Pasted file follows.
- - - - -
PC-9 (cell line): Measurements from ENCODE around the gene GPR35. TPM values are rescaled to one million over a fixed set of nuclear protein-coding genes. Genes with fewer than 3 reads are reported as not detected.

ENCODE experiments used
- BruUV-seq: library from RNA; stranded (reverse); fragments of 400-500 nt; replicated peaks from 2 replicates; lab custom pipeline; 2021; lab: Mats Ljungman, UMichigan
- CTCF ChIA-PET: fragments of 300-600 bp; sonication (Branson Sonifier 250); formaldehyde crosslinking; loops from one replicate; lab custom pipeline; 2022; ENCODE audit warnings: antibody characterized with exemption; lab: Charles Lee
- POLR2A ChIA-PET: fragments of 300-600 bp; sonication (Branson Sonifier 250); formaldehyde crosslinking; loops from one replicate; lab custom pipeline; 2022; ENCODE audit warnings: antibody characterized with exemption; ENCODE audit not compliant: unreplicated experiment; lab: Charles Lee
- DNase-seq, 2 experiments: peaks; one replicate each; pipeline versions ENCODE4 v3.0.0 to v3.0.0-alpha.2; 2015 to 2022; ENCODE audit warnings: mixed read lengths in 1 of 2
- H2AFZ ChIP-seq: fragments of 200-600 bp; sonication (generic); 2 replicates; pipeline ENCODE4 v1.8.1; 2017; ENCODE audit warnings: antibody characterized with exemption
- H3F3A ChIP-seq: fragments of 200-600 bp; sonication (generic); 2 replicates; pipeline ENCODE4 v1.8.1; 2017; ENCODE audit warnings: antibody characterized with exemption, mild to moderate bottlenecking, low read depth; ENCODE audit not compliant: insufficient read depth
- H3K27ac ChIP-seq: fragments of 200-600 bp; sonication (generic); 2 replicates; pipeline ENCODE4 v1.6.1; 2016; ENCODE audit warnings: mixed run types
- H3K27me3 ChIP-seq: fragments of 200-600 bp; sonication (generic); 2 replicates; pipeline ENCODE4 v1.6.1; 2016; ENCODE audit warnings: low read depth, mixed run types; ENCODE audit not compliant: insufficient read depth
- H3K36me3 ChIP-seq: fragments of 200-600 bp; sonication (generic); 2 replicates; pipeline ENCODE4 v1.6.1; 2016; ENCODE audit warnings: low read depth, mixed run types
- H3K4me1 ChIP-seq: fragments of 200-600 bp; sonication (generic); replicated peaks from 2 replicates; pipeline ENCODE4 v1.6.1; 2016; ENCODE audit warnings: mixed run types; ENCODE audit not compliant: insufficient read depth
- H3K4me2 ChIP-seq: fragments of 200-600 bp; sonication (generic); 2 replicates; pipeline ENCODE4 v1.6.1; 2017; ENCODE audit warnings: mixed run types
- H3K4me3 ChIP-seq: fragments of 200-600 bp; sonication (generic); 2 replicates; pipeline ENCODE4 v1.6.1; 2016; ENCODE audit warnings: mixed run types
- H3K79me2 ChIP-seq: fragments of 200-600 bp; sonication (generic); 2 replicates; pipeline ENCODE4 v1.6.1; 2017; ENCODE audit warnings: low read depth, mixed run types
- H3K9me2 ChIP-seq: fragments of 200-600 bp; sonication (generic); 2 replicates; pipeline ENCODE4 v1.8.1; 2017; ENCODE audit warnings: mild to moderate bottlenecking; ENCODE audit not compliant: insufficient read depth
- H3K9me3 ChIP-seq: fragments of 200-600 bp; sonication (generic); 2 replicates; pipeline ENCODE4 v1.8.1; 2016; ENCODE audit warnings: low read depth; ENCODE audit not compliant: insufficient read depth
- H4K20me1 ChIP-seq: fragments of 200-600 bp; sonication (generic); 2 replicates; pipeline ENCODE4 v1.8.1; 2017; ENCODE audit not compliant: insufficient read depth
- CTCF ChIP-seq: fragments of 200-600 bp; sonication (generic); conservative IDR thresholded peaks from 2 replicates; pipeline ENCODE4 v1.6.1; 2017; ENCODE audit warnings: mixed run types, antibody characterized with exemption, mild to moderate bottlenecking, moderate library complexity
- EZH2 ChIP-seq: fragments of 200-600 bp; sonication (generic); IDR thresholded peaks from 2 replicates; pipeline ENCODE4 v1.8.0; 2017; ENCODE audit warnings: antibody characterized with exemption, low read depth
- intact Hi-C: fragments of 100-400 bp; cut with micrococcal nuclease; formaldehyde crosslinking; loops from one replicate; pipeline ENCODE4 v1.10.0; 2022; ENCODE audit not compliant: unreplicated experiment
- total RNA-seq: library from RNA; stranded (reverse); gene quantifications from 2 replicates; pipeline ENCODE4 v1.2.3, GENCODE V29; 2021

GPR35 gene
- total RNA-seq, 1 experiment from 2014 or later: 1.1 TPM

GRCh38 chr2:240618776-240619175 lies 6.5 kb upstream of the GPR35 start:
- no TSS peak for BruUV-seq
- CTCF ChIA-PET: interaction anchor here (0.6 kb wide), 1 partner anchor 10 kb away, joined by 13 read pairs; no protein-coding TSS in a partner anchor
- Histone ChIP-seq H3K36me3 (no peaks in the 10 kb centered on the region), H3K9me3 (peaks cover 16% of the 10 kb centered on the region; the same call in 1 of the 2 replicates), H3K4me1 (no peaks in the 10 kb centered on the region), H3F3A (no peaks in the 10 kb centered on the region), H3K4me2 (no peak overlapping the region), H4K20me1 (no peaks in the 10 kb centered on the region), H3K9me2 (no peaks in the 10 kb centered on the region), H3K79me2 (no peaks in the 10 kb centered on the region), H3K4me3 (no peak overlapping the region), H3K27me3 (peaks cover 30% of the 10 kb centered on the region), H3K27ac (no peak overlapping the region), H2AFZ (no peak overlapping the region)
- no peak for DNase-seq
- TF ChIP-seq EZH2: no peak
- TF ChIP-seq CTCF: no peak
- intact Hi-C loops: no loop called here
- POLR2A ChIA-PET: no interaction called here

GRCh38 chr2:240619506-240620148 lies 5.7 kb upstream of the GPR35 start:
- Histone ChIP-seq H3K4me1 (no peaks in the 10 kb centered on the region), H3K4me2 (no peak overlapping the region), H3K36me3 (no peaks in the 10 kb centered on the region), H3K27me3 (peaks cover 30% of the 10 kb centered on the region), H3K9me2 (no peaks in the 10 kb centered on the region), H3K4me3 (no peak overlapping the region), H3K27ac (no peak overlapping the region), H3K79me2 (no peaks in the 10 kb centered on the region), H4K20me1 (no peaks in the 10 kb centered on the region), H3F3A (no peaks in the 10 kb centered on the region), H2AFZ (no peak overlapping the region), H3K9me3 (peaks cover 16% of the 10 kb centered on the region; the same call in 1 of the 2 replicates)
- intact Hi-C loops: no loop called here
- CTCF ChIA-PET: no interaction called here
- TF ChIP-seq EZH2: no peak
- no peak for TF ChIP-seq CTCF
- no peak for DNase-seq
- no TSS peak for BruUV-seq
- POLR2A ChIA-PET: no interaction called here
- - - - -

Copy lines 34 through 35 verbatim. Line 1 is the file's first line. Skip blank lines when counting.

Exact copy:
GRCh38 chr2:240619506-240620148 lies 5.7 kb upstream of the GPR35 start:
- Histone ChIP-seq H3K4me1 (no peaks in the 10 kb centered on the region), H3K4me2 (no peak overlapping the region), H3K36me3 (no peaks in the 10 kb centered on the region), H3K27me3 (peaks cover 30% of the 10 kb centered on the region), H3K9me2 (no peaks in the 10 kb centered on the region), H3K4me3 (no peak overlapping the region), H3K27ac (no peak overlapping the region), H3K79me2 (no peaks in the 10 kb centered on the region), H4K20me1 (no peaks in the 10 kb centered on the region), H3F3A (no peaks in the 10 kb centered on the region), H2AFZ (no peak overlapping the region), H3K9me3 (peaks cover 16% of the 10 kb centered on the region; the same call in 1 of the 2 replicates)